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November 2, 2018

Anita Felicelli's Playlist for Her Story Collection "Love Songs for a Lost Continent"

Love Songs for a Lost Continent

In the Book Notes series, authors create and discuss a music playlist that relates in some way to their recently published book.

Previous contributors include Jesmyn Ward, Lauren Groff, Bret Easton Ellis, Celeste Ng, T.C. Boyle, Dana Spiotta, Amy Bloom, Aimee Bender, Heidi Julavits, Hari Kunzru, and many others.

Anita Felicelli's Love Songs for a Lost Continent is one of the year's strongest story collections, exceptionally nuanced and powerful.

Foreword Reviews wrote of the book:

"Across the collection, love and pain, displacement and connection, personal identity and culture are reconfigured until even the most prosaic home becomes lethally wistful."


In her own words, here is Anita Felicelli's Book Notes music playlist for her story collection Love Songs for a Lost Continent:



For better or worse, I'm strongly affected by sound. I often wish I'd been called to songwriting rather than fiction writing. Songs are like drugs, directly transporting a listener into emotions and moods so much faster than fiction does. When I'm first drafting fiction, I listen to specific music almost as a form of method acting, to get into a character's spirit, but I'm extremely careful about what sounds I allow into my space. I get irritable if my spouse elsewhere in the house turns on other sounds, whether it's music that doesn't fit or television to entertain our children. I never listen to music while revising because I need to hear the sound of the specific words, but sometimes when I'm trying to get back into a character's head space, I'll listen to certain songs to carry me back. At its heart, Love Songs for a Lost Continent is an anti-authoritarian story collection, and the music from which I borrowed certain effects or played while drafting reflect that spirit.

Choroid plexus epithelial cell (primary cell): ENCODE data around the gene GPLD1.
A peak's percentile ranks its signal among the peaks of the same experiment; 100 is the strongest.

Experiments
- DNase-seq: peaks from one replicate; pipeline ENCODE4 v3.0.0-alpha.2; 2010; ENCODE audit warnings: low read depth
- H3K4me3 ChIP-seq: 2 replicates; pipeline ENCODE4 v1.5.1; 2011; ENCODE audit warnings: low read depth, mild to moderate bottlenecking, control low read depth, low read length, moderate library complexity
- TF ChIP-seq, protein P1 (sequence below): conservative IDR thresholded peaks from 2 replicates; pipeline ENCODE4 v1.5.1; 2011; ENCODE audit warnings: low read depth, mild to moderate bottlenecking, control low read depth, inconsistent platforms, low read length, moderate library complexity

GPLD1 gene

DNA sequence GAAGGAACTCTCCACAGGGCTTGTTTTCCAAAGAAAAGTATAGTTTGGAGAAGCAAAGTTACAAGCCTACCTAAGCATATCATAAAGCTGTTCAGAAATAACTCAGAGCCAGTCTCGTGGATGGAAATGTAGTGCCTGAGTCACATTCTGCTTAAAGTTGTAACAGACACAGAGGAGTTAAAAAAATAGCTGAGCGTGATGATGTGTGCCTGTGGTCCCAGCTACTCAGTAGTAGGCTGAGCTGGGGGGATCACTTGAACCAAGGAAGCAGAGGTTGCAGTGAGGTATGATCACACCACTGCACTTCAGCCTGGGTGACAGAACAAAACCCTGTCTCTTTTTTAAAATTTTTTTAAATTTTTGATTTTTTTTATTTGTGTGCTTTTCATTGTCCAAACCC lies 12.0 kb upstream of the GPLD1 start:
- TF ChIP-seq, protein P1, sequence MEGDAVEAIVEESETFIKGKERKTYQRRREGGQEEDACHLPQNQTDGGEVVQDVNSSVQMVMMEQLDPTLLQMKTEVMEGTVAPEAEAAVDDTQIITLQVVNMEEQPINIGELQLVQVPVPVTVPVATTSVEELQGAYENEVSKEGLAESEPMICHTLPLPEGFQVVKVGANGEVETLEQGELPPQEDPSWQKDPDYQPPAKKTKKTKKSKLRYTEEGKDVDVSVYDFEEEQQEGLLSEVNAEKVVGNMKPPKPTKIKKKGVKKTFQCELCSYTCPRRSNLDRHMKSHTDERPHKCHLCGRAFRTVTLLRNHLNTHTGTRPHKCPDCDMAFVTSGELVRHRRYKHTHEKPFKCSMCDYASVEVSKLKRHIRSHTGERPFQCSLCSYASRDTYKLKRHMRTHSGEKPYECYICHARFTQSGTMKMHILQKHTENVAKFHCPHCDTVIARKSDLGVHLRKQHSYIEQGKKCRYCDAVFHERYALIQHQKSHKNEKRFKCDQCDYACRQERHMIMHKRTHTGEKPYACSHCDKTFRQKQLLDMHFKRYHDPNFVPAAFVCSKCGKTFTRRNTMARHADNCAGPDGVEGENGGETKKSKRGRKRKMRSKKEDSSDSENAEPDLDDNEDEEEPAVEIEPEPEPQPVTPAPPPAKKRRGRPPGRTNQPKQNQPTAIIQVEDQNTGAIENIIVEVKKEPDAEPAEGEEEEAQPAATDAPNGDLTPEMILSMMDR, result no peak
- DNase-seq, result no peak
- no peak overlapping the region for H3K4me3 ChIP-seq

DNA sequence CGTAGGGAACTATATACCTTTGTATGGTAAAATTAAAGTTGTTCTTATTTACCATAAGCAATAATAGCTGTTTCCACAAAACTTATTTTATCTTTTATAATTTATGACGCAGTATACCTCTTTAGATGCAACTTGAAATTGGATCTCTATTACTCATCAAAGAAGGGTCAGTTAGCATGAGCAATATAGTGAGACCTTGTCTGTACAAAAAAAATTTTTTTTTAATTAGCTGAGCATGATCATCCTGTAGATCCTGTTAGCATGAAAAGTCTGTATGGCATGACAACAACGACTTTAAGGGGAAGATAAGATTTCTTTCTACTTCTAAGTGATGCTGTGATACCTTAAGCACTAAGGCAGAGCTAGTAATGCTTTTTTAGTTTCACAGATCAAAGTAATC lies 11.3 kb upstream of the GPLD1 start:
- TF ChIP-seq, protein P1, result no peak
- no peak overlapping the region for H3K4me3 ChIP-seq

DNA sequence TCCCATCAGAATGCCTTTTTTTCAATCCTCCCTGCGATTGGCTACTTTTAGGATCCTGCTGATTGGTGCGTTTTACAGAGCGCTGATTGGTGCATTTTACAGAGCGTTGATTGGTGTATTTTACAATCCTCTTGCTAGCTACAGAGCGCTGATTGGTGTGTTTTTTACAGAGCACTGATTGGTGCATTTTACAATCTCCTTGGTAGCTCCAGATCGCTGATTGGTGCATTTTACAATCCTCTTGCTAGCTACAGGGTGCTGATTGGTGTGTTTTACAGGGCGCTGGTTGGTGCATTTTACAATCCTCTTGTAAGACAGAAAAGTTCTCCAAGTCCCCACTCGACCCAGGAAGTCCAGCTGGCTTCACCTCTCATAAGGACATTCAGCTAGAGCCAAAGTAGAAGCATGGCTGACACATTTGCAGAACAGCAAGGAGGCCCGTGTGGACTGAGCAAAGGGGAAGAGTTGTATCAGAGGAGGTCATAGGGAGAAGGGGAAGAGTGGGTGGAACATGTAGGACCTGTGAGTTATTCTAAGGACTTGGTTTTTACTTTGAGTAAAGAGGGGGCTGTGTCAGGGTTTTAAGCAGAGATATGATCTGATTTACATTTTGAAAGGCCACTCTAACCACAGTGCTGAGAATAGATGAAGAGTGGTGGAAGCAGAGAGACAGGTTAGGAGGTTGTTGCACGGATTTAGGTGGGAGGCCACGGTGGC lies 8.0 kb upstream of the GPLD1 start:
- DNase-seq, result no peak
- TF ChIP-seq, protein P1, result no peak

Deception - Public Enemy, "911 is a Joke"

Deception, the story that kicks off the collection, is also the story that's most explicitly against power structures. Although it might seem like an odd choice for a story set in an imaginary South Indian village, Public Enemy's "911 is a Joke" perfectly captures the anger and disenfranchisement of a young woman who can't trust society or the authorities to protect her, who is being told to doubt her perceptions of traumatic events, whose own memories are being casually replaced by medical technology that the powerful have not properly tested.